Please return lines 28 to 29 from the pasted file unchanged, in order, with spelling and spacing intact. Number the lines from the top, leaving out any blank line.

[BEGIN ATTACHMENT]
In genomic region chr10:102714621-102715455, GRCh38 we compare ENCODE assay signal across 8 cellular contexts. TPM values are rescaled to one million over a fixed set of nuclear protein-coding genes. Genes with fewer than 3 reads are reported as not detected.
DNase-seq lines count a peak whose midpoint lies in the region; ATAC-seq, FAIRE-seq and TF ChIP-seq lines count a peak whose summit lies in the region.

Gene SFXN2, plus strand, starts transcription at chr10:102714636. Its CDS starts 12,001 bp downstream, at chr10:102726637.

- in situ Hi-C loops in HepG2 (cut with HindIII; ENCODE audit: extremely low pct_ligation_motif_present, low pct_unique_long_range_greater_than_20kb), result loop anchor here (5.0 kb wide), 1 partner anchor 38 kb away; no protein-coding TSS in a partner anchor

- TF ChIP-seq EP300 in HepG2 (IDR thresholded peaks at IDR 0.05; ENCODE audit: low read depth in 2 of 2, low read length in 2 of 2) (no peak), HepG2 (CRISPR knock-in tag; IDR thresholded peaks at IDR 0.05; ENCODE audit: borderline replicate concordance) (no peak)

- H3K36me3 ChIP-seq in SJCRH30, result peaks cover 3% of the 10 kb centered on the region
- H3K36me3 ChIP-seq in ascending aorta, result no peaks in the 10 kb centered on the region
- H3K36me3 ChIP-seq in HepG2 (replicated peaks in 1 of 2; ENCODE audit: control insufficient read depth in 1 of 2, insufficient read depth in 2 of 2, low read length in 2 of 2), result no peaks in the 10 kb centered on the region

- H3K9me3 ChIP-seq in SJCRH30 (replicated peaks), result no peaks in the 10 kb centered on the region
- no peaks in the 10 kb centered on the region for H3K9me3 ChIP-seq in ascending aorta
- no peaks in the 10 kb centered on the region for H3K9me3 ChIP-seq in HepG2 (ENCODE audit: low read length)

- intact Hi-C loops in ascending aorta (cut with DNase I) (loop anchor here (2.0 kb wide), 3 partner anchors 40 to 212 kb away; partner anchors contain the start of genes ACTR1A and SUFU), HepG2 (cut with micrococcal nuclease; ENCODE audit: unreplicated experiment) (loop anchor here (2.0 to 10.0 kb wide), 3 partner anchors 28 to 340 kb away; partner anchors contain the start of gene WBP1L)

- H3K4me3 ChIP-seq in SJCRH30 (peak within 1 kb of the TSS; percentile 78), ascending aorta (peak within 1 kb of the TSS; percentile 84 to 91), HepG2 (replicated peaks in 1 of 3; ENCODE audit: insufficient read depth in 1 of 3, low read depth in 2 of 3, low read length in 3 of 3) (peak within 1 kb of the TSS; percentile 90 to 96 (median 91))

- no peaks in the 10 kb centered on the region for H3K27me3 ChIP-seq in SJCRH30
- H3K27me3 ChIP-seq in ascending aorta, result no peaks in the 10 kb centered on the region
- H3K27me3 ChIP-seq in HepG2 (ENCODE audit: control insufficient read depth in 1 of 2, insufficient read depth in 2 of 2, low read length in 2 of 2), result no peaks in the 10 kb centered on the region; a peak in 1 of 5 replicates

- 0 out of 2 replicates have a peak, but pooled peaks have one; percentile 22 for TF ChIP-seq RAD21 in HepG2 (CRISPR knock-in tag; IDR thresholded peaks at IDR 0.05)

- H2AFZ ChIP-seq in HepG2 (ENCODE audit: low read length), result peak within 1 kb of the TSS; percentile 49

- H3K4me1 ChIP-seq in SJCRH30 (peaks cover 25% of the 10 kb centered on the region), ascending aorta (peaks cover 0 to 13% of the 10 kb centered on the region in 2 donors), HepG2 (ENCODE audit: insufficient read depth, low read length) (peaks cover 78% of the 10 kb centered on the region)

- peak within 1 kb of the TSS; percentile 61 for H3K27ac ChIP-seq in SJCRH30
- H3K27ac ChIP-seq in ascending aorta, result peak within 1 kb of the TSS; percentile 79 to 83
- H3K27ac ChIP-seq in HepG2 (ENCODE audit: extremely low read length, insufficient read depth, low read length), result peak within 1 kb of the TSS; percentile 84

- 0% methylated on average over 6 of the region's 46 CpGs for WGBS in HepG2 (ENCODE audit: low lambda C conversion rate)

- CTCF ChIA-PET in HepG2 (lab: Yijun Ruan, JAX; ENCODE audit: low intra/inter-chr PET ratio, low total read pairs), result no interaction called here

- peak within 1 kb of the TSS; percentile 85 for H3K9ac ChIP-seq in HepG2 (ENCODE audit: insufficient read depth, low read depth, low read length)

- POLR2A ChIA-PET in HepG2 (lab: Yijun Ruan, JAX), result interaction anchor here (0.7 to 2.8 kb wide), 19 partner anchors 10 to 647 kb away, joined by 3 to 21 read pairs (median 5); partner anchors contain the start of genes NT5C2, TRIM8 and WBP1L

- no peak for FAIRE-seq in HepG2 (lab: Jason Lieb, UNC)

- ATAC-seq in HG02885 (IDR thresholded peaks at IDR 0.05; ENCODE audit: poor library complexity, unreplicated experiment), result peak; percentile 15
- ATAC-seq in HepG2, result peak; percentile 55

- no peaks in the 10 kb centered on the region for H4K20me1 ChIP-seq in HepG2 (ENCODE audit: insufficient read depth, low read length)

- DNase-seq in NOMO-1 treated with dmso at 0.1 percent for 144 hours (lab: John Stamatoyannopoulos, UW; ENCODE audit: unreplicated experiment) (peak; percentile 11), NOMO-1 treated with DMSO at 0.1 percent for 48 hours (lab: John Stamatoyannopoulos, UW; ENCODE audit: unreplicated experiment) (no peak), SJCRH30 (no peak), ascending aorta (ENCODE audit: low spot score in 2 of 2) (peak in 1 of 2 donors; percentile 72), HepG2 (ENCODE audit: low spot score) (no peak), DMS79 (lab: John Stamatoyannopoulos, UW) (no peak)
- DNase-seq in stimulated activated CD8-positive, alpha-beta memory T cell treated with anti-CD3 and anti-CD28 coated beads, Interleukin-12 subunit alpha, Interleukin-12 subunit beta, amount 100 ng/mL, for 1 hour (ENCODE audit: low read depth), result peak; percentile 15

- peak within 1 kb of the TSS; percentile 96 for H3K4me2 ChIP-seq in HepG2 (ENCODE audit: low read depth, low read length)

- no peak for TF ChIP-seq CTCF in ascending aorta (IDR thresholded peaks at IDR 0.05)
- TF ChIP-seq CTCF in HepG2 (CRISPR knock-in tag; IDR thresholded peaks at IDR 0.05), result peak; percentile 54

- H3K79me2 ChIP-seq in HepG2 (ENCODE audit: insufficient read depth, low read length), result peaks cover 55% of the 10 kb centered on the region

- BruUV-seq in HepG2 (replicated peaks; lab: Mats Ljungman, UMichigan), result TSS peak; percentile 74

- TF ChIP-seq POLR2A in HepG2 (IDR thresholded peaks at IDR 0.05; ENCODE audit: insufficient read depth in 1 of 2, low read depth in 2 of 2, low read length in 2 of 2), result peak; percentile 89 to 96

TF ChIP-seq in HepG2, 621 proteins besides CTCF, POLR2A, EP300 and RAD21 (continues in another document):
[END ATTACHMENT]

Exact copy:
- ATAC-seq in HG02885 (IDR thresholded peaks at IDR 0.05; ENCODE audit: poor library complexity, unreplicated experiment), result peak; percentile 15
- ATAC-seq in HepG2, result peak; percentile 55